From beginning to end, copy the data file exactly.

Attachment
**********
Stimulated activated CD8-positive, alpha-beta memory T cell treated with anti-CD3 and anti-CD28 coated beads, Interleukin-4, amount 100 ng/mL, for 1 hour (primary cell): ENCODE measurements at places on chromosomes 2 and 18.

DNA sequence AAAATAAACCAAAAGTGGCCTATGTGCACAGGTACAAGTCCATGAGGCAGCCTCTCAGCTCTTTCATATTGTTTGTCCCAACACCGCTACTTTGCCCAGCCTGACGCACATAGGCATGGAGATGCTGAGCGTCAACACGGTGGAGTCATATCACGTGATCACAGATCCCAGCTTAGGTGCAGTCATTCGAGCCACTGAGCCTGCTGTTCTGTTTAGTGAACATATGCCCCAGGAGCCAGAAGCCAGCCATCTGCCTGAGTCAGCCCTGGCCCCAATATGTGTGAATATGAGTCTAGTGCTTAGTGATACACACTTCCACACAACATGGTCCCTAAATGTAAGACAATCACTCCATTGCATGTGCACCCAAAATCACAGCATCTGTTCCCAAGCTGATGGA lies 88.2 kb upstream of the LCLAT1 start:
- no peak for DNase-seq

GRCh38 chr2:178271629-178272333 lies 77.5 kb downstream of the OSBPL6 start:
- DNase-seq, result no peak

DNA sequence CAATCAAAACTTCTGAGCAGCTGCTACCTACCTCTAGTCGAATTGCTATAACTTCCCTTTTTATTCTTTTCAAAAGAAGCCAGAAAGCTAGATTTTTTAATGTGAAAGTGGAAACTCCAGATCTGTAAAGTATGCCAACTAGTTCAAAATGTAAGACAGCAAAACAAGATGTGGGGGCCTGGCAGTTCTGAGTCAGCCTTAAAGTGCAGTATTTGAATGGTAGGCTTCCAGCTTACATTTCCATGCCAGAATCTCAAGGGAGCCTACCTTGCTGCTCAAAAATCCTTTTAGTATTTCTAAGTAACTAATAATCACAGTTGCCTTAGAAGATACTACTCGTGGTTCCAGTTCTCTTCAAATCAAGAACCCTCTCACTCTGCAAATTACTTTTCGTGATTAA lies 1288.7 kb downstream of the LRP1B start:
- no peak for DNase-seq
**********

Stimulated activated CD8-positive, alpha-beta memory T cell treated with anti-CD3 and anti-CD28 coated beads, Interleukin-4, amount 100 ng/mL, for 1 hour (primary cell): ENCODE measurements at places on chromosomes 2 and 18.

DNA sequence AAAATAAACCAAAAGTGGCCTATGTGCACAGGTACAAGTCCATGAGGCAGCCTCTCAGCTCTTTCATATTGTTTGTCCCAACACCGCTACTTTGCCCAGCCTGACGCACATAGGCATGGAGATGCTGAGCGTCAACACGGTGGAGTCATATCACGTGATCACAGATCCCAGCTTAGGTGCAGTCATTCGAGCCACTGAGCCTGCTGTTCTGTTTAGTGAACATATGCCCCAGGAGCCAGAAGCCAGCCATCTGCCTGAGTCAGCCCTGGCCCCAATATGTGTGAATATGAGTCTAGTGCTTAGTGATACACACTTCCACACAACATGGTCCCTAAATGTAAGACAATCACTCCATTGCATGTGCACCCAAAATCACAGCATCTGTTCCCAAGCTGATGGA lies 88.2 kb upstream of the LCLAT1 start:
- no peak for DNase-seq

GRCh38 chr2:178271629-178272333 lies 77.5 kb downstream of the OSBPL6 start:
- DNase-seq, result no peak

DNA sequence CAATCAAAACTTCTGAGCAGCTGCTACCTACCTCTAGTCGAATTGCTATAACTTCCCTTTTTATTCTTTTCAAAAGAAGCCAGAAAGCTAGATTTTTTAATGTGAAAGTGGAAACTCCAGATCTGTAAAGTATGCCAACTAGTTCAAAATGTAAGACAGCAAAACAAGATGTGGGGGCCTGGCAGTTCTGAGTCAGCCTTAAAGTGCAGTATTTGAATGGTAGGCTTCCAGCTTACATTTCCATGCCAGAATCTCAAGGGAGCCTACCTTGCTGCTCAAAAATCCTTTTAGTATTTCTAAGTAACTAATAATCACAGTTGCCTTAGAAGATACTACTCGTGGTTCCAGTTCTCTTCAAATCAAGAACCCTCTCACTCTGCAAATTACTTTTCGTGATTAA lies 1288.7 kb downstream of the LRP1B start:
- no peak for DNase-seq